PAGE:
What are cluster headaches?
Cluster headaches are described as excruciating attacks of pain that can be felt on one side of the head. These will most commonly be felt around the eyes. Although it is rare to suffer with cluster headaches, the symptoms are fierce and sometimes debilitating.
Who can get them and what are the symptoms?
Cluster headaches are most common in men and usually start between the age of 30-40, however they can affect anyone of any age. Cluster headaches occur suddenly without any prewarning. The pain is usually a sharp, burning or piercing sensation that can often be felt around the temple and eye area, but can sometime spread to the face. Unfortunately, you will likely have repeat attacks, that will usually be felt in the same place.
The headaches will usually be accompanied with one or more of the follow symptoms:
· Red and watery eye
· Blocked or running nostril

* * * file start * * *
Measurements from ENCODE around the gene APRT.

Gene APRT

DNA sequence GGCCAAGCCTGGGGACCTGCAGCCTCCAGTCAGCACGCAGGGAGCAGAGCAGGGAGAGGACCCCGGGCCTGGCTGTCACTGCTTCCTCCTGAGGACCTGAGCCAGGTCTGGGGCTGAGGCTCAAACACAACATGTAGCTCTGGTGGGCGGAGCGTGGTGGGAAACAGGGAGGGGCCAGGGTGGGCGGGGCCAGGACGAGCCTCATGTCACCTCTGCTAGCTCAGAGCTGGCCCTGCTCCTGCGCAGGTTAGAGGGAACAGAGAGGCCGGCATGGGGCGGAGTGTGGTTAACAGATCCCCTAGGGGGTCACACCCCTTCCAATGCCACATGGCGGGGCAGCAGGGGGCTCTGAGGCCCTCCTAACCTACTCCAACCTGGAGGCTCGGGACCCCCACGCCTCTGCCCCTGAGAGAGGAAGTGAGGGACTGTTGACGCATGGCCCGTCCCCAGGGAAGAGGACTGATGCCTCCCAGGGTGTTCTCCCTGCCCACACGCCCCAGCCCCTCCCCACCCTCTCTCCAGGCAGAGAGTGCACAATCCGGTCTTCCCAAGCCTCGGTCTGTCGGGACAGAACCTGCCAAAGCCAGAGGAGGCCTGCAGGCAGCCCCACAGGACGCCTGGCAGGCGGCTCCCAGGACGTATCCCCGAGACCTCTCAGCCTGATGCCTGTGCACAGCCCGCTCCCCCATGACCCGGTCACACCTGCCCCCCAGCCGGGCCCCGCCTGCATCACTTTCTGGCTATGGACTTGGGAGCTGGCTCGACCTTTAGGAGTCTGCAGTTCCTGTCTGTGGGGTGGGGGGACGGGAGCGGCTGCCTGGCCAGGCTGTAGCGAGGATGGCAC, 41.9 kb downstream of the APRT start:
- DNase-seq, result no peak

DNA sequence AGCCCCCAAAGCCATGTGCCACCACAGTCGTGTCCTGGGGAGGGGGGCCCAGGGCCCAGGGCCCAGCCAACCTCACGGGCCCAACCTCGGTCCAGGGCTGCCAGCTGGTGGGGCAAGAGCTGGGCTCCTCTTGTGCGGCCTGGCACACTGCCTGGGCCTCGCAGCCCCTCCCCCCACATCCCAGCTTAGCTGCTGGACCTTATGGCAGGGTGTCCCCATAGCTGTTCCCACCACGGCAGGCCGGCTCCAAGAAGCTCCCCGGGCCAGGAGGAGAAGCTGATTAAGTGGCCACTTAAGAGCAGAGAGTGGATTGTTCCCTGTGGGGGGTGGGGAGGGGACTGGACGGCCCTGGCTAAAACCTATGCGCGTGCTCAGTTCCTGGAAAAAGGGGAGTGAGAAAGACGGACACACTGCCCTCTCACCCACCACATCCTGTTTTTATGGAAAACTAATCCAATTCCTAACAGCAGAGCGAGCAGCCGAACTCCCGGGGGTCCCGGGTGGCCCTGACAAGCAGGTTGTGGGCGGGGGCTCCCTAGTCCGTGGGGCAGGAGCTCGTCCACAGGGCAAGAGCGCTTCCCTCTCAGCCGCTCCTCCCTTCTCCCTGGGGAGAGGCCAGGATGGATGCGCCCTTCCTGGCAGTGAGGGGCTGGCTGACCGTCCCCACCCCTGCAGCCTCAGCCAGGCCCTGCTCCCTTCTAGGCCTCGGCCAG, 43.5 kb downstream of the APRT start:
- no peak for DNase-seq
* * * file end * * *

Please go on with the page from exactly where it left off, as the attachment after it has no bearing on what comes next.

· Sweaty face
· Swelling or drooping of the eyelid
· Smaller pupil in one eye
Why are you getting cluster headaches?
The most frustrating part about cluster headaches may be that you don’t know what the cause is! There is a link between the headaches and a part of the brain called the hypothalamus. This small part of the brain is responsible for maintaining body temperature and hormones. There may be a genetic link with cluster headaches as it is common for them to run in families.
These headaches may be triggered by something such as alcohol, smoking or a strong smell such as perfume or petrol. You notice a trigger, then it is a good idea to avoid that activity.
How often do they occur and should I seek medical advice?
The headaches will usually occur in attacks or bouts. These bouts can last between 4-12 weeks before they settle down. During the bout, the headaches will usually occur at the same time each day. There can be a number of months or even years between the bouts, however they will usually occur at the same sort of time of year.
If you think you are experiencing cluster headaches then you should see a doctor. You may be referred to a specialist such as a neurosurgeon or neurologist. It is likely that they will need a blood test or brain scan to rule out any other conditions. If it is cluster headaches then the scan should look normal.
This article is intended to inform and give insight but not treat, diagnose or replace the advice of a doctor. Always seek medical advice with any questions regarding a medical condition.